1. Computers
  2. Display Drivers
  3. Graphics Cards
  4. Memory
  5. Motherboards
  6. Processors
  7. Software
  8. Storage
  9. Operating Systems


Facebook RSS Twitter Twitter Google Plus


Phoronix Test Suite

OpenBenchmarking.org

NVIDIA ION Linux Performance

Michael Larabel

Published on 9 June 2009
Written by Michael Larabel
Page 1 of 9 - 13 Comments

Earlier this year NVIDIA introduced the ION, which is their new system platform that pairs a GeForce 9400M GPU with an Intel Atom processor to make it an appealing platform for those desiring a netbook or nettop computer but are interested in a higher level of graphics performance than what is currently possible with Intel's integrated graphics. Products using the NVIDIA ION have been slow to emerge, but in recent weeks, we have begun seeing more devices around, including those from smaller manufacturers. One company that is now selling an ION-powered nettop is ZaReason, which is a Linux-focused hardware company. In this article we have a whole arsenal of Linux-based tests showing off the NVIDIA graphics performance with the Intel Atom processor under Linux.

NVIDIA's ION platform is designed to provide superior graphics performance and quality than what is available with the Intel 945 graphics that up to this point were all that was available in Atom-based products. NVIDIA reports that the ION platform is capable of full 1080p HD video playback with 7.1 surround sound, can take advantage of their CUDA technology, and is capable of playing many more recent games than what is supported with the 945 IGP. Right now, the ION platform just supports the current selection of Intel Atom processors, but NVIDIA is developing an ION solution for use with VIA Nano processors too.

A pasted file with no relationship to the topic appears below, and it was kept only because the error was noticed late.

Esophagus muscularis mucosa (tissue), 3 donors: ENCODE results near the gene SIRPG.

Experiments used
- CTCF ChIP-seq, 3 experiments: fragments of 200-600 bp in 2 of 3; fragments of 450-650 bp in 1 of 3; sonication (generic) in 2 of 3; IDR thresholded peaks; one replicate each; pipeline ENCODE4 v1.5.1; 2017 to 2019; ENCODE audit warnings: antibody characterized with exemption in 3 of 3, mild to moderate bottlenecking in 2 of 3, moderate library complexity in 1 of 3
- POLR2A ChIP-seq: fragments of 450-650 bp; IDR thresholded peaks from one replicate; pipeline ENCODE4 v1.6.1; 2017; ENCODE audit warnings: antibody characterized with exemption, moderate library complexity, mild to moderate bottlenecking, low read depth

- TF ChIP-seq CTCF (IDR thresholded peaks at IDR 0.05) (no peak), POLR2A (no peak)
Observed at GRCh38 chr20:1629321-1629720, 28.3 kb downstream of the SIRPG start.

The NVIDIA ION graphics processor currently has a 450MHz core clock with an 1100MHz shader clock. Its texture fill rate is 3.6 Billion per second, supports up to 16x anti-aliasing, has 300MHz RAMDACs, supports 128-bit High Dynamic range precision, is dual-link DVI supported with resolutions up to 2560 x 1600, and supports NVIDIA PureVideo HD. HDMI, DVI, DisplayPort, and VGA connections.

The ZaReason system we have our hands on is called the Ion Breeze 3770 and was just released a few days ago. We will have our full review on the ZaReason Ion Breeze 3770 in the near future, but this ION-based nettop uses the Intel Atom 230 processor and depends upon a Zotac ION motherboard internally. Our review unit was configured with 3GB of RAM, a 1TB Seagate ST31000333AS hard drive, and was allocated with 512MB of memory for its GeForce 9400M.

Latest Articles & Reviews
  1. NVIDIA's $1000+ GeForce GTX TITAN X Delivers Maximum Linux Performance
  2. OS X 10.10 vs. Ubuntu 15.04 vs. Fedora 21 Tests: Linux Sweeps The Board
  3. The New Place Where Linux Code Is Constantly Being Benchmarked
  4. 18-GPU NVIDIA/AMD Linux Comparison Of BioShock: Infinite
  5. Phoronix Test Suite 5.6 Adds New Phoromatic Enterprise Benchmarking Features
  6. OpenGL Threaded Optimizations Responsible For NVIDIA's Faster Performance?
Latest Linux News
  1. Intel Pushes A Bunch Of Broadwell Code Into Coreboot
  2. Open-Source Driver Fans Will Love NVIDIA's New OpenGL Demo
  3. GHC 7.10.1 Brings New Compiler Features
  4. Git 2.4.0-rc0 Does A Ton Of Polishing
  5. The Most Common, Annoying Issue When Benchmarking Ubuntu On Many Systems
  6. Mesa Is At Nearly 1,500 Commits This Year
  7. Gestures & Other GTK3 Features For LibreOffice
  8. It's Now Easier To Try PHP 7 On Fedora & RHEL
  9. BQ Is Cleaning Up Their Aquaris E4.5 Ubuntu Kernel
  10. Allwinner Continues Jerking Around The Open-Source Community
Most Viewed News This Week
  1. Introducing The Library Operating System For Linux
  2. AMD Is Hiring Two More Open-Source Linux GPU Driver Developers
  3. New SecureBoot Concerns Arise With Windows 10
  4. GNOME Shell & Mutter 3.16.0 Released
  5. GNU Nano 2.4.0 Brings Complete Undo System, Linter Support & More
  6. Systemd Change Allows For Stateless Systems With Tmpfs
  7. GCC 5 Compiler Is Getting Close To Being Released
  8. Red Hat Is Rolling Out A VirtIO DRM/KMS GPU Driver